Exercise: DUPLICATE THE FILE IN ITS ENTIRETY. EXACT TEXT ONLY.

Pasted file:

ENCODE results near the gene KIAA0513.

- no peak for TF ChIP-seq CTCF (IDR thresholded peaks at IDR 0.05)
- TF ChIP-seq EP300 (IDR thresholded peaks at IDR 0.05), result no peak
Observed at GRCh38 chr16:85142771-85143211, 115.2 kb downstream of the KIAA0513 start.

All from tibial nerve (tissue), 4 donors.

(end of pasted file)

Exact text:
ENCODE results near the gene KIAA0513.

- no peak for TF ChIP-seq CTCF (IDR thresholded peaks at IDR 0.05)
- TF ChIP-seq EP300 (IDR thresholded peaks at IDR 0.05), result no peak
Observed at GRCh38 chr16:85142771-85143211, 115.2 kb downstream of the KIAA0513 start.

All from tibial nerve (tissue), 4 donors.